Synergizing Epidemiologic Research on Rare Cancers
EGRP and NIH's Office of Rare Diseases (ORD) cosponsored a workshop to stimulate epidemiologic research on rare cancers in May on the NIH Campus in Bethesda, MD. Many current and former EGRP grantees expert in epidemiologic research on rare cancers attended along with scientists from the National Cancer Institute (NCI) and other components of NIH, survivors of rare cancers, and representatives of foundations devoted to supporting research and education on these cancers. View meeting agenda.
"We appreciate the difficulties that investigators focusing on rare cancers encounter in recruiting sufficient numbers of patients quickly in the face of often rapidly lethal disease and want to see what we can do to facilitate research on understudied rare cancers," said Isis S. Mikhail, M.D., M.P.H., Dr.P.H., formerly of EGRP's Clinical and Translational Epidemiology Branch.
The workshop's goals were to:
- Facilitate the development of consortia among investigators who study rare cancers.
- Provide successful models to aid in collaborative research of rare cancers.
- Address best practices and methods for standardization of study tools.
- Develop strategies to foster collaborative research of rare cancers.
- Provide information about new funding mechanisms and avenues aimed at promoting further collaborative investigator-initiated research in the study of rare cancers.
- Open new avenues of communications between NCI, other NIH Institutes, organizations, advocacy groups, and foundations to support collaborations in the area of rare cancer research and the development of new initiatives.
Rare cancers were defined as those cancers for which the incidence rate is less than 15 cases per 100,000 population or fewer than 40,000 new cases per year in the United States. Although these numbers are relatively small, all rare cancers combined account for 27 percent of cancers diagnosed each year and 25 percent of cancer-related deaths, and the morbidity and mortality that they cause are increasing.
Working groups spent time focusing on specific cancers that are underrepresented in EGRP's grant portfolio, including sarcoma, multiple myeloma, and esophageal and liver cancer, and on discussing methods and strategies for stimulating overall research on rare cancers.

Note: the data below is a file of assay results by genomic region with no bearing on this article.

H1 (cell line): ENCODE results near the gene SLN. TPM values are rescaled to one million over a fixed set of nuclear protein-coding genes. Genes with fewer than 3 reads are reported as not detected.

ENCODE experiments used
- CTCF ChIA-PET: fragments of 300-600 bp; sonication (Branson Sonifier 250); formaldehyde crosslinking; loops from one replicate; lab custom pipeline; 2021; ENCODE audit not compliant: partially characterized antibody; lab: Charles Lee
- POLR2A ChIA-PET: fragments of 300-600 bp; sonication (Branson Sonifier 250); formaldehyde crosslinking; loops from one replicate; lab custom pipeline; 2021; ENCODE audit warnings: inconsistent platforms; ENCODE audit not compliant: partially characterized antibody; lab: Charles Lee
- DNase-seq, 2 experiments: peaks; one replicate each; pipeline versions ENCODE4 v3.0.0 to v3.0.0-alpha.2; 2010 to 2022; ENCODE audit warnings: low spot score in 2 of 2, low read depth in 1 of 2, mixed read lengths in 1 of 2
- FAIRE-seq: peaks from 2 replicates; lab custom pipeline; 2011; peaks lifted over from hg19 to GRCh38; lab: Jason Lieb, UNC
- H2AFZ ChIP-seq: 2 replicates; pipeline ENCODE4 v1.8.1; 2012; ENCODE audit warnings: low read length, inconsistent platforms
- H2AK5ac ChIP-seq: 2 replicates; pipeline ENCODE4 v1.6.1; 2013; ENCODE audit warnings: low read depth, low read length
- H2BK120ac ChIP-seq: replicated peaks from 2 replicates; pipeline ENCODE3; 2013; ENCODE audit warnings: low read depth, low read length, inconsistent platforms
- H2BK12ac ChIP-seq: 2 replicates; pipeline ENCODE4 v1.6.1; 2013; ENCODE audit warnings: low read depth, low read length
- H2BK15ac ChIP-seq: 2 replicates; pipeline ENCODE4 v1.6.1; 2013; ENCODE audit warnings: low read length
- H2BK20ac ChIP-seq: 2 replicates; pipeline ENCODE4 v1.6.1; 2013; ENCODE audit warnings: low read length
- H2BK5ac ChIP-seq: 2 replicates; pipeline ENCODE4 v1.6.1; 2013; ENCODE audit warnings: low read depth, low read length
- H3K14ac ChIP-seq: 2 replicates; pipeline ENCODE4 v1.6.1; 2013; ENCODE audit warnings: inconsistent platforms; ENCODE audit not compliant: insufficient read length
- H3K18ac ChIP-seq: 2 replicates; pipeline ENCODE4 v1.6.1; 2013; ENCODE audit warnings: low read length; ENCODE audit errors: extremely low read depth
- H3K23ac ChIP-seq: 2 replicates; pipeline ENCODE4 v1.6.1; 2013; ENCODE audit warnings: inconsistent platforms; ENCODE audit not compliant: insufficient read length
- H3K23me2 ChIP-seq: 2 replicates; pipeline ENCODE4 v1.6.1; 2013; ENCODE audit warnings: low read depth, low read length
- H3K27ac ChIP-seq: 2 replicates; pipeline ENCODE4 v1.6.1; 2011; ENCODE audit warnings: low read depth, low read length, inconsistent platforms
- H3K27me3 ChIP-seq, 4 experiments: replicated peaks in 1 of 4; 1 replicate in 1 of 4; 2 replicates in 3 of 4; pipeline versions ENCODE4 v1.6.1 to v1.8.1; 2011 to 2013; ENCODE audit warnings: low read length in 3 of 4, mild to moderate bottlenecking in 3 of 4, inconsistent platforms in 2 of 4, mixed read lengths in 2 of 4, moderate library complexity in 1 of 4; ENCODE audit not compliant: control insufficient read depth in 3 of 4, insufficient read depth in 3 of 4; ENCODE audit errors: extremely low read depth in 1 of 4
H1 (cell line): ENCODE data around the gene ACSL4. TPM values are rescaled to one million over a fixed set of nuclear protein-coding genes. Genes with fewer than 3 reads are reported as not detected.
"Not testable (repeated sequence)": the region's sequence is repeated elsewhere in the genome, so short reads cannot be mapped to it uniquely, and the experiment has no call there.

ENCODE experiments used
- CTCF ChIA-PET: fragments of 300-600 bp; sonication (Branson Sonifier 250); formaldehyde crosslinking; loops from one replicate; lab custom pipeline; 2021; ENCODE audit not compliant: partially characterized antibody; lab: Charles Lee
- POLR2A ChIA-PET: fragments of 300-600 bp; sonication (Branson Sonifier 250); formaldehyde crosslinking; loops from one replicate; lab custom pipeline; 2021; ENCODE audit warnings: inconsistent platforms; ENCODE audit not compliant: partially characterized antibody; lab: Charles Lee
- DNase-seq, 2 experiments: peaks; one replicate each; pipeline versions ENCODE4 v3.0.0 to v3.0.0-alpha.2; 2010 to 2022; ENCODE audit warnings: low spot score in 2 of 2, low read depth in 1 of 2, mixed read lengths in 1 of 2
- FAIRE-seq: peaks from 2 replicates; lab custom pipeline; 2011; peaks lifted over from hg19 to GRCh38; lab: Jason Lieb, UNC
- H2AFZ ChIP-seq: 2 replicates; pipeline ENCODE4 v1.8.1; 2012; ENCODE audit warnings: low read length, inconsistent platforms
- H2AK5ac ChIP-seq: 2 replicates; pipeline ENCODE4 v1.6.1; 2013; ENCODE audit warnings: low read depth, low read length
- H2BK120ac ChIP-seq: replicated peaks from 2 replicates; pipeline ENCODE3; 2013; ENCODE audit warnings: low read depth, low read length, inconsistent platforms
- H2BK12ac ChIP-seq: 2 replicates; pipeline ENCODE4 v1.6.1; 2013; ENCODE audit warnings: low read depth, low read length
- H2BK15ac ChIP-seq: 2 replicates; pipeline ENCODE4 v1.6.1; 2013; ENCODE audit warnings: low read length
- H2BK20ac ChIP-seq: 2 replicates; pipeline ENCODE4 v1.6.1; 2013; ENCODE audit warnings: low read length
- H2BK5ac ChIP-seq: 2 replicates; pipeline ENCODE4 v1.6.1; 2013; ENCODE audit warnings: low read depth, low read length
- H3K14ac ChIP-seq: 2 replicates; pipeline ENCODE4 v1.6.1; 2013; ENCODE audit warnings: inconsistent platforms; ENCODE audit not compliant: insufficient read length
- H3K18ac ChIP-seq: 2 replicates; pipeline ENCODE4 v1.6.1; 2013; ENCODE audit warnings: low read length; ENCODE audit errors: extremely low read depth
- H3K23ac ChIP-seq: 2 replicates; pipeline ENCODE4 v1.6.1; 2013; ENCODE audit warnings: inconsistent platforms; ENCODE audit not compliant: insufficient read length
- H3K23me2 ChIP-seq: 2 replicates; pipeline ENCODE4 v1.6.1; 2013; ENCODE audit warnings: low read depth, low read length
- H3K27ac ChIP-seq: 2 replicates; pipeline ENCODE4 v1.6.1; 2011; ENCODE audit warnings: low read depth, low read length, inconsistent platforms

Invited speakers described a variety of consortia as models for collaborations to pool data, expertise, and other resources to more effectively study rare cancers. To begin the meeting, Julie Ross, Ph.D., M.P.H., of the University of Minnesota, gave a presentation on the Childhood Cancer Research Network (CCRN), which is a unique project to establish a national research registry of children with cancer, including a tissue bank for tumor and blood specimens, to use to identify environmental and other causes of childhood cancer. The project is part of the NCI-funded Children's Oncology Group (COG).
Melissa Bondy, Ph.D., of the University of Texas M.D. Anderson Cancer Center, described the establishment of the International Study of Familial Glioma (Gliogene) Consortia, which has been funded by EGRP since 2006 along with other support provided by the American Brain Tumor Association, National Brain Tumor Foundation, and the Tug McGraw Foundation.
Bob Graham, a survivor of carcinoid syndrome, spoke eloquently about his experiences as a patient and his perspective on improving patient participation in epidemiologic research.
Among the workshop recommendations, participants encouraged the development of mechanisms to support and facilitate data sharing, such as creation of central data management or coordinating centers, standardized exposure collection questionnaires, and guidelines to assist pre- and post-doctoral researchers and trainees become involved in rare cancer research and consortia; development of new Web-based tools to pool existing data; conducting symposia about methodological research for study of rare cancers at national cancer meetings; and greater collaboration between investigators and community or advocacy groups and concerned foundations to improve enrollment in studies.
"The enthusiasm and interest of the investigators attending this workshop were remarkable. Scientists are ready to work together to further the study of rare cancers. We expect to build on the momentum of this meeting," said Dr. Mikhail. Plans now are under way to publish a summary of the proceedings and to consider possible funding mechanisms or initiatives based on the input from the workshop in order to solicit new research proposals. The speakers' PowerPoint presentations also will be made available on EGRP's Web site.
"Synergizing Epidemiologic Research on Rare Cancers" was organized by Dr. Mikhail and Rashmi Gopal-Srivastava, Ph.D., Director, Extramural Research Program, ORD. Other members of the organizing committee were Dr. Winn, EGRP Acting Associate Director; Patricia Hartge, Sc.D., Office of the Director, Division of Cancer Control and Population Sciences (DCCPS); Shelia Zahm, Sc.D., Deputy Director, Division of Cancer Epidemiology and Genetics (DCEG); and Nonye Harvey, M.P.H., and Scott Rogers, M.P.H., Program Analysts, Office of the EGRP Associate Director.